Wednesday, March 07, 2007

Madison Landlords to City: Damn You for Your Negative-Cost Regulations!

by Tom Bozzo

Nobody should be surprised at Madison getting on the compact fluorescent (CFL) bandwagon. A little more surprising is the relatively mild form of the first proposed regulations. Following a suggestion from the Sierra Club, city council president Austin King has proposed a measure requiring CFLs in common area fixtures for older multiunit buildings as well as for suitable hard-wired fixtures within the buildings proper.

Reading the story in this morning's State Journal, I was waiting for the inevitable negative reaction from some local business association — the Chamber of Commerce or the like. Just what limb would one such an org amputate to avoid a dreaded mandate? I was not disappointed. The WSJ quoted Eileen Bruskewitz of the Madison Slumlords Landlords Council:
This is not something that needs to be regulated. This is the Progressive Dane approach to telling people how they should live.
This is Totally Stupid. The simple economic Fact O' The Matter is that at current CFL prices, you can replace any incandescent bulb with a CFL, and in doing so you'd put money in your pocket: the CFL bulb returns far more than its price in energy savings. This is true, even, of expensive bulbs like the dimmable CFL floodlights we installed in our kitchen and family room. This is true even if you count the cost of properly recycling burnt-out bulbs. So Bruskewitz is actually asking the city council for leave for her association's members to piss money away. Bad, bad Progressive Dane for stopping them from doing so! As it happens, my former 8-unit apartment building, which I gathered to be of late-eighties or early-90s vintage (and thus probably subject to the proposed ordinance), used CFLs in common areas in the late-90s, when electricity prices were lower and CFL prices much higher, still for fairly obvious total-cost reasons.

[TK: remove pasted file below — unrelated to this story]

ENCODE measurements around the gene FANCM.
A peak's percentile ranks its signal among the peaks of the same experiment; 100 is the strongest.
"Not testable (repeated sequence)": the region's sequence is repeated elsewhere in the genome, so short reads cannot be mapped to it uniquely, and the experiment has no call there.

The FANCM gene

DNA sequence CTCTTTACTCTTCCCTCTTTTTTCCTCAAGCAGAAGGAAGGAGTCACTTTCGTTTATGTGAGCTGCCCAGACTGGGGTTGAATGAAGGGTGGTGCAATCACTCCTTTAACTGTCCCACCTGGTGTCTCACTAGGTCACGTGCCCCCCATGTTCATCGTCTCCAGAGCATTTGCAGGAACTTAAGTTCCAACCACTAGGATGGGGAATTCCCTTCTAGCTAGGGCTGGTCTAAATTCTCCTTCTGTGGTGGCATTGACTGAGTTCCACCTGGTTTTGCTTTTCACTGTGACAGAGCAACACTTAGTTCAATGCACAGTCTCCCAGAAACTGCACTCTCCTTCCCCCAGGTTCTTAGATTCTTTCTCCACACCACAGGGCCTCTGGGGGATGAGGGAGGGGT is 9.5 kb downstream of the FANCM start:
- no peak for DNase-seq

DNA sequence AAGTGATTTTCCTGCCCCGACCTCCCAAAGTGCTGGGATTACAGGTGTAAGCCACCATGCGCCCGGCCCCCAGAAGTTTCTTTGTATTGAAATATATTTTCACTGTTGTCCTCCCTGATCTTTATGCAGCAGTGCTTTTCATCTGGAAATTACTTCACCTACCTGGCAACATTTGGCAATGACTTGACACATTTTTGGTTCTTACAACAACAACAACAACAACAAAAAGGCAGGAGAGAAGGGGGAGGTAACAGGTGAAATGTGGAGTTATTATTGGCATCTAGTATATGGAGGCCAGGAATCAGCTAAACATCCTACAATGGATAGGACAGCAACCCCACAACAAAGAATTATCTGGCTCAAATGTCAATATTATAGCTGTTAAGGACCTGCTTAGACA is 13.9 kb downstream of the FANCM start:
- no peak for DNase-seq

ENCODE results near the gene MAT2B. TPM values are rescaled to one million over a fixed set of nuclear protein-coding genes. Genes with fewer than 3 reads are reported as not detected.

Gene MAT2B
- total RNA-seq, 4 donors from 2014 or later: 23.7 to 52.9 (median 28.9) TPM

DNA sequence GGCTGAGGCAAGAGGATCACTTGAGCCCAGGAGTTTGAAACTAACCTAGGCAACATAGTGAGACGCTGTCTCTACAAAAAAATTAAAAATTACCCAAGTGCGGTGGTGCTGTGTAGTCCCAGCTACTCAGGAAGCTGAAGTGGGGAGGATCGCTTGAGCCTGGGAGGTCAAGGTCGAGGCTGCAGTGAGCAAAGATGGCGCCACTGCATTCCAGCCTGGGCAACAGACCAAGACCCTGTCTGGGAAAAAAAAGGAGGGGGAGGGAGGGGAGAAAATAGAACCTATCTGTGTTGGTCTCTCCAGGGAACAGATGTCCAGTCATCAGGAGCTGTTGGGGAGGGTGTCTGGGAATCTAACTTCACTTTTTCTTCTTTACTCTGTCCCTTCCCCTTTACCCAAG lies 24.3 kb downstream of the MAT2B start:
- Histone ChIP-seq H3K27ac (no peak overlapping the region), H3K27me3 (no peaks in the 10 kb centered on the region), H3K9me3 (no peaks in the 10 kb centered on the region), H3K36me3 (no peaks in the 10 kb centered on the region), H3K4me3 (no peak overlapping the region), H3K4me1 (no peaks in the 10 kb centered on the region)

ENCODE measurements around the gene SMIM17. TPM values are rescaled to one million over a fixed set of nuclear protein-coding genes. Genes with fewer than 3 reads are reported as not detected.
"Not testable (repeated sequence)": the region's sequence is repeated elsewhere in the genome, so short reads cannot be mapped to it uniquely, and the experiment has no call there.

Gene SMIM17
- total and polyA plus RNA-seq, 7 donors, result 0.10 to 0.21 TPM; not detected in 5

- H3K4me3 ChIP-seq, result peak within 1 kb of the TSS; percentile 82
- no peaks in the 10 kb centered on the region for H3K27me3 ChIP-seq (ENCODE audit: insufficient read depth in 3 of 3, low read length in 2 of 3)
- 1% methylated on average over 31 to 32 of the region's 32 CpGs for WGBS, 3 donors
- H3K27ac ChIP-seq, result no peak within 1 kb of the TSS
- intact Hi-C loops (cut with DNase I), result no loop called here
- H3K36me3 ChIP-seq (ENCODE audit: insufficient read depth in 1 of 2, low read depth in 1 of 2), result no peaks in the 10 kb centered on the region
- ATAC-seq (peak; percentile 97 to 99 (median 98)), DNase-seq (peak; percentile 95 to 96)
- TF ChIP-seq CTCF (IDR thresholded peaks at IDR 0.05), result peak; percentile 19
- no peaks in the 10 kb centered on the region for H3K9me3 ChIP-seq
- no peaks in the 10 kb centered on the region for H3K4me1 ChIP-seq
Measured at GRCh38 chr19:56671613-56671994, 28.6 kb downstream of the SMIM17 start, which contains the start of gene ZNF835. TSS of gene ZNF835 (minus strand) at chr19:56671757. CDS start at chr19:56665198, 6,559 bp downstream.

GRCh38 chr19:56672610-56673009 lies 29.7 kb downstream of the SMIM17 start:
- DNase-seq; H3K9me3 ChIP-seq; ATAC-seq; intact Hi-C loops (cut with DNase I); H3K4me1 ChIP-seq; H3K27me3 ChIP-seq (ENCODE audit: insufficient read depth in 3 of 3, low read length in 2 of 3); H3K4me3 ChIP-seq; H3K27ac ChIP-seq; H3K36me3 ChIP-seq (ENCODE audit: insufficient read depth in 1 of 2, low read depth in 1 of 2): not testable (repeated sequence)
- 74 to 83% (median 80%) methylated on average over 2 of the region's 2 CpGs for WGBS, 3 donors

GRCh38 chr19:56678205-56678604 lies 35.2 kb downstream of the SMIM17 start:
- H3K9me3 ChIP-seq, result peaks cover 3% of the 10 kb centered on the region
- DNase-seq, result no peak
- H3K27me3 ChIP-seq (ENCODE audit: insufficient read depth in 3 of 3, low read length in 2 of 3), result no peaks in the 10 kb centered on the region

Seconarily, Bruskewitz suggests that tenants might not want CFLs in their living spaces. This is a stupid argument, too. The illumination quality of modern CFLs is essentially indistinguishable from comparable incandescents. (That is, there are CFLs that have similar qualities to both soft-white and full-spectrum incandescents.) Plus, I'd be surprised if tenants would actually be willing to pay to replace a CFL with an incandescent bulb in a hardwired fixture.

The case of the CFL is, in my view, a signal failure of the H. economicus model. If people really could evaluate the full cost of lightbulb purchase decisions, the market for incandescents would have collapsed some time ago. Accordingly, I support regulations that would more-or-less ban the sale of incandescents. (I'd carve out an exception for low-wattage bulbs. Full disclosure: our front hallway fixture [in a 1930 house] is an antique that uses four 25-watt exposed-bulb incandescents. I judge such things to be insigificant in the grander scheme.)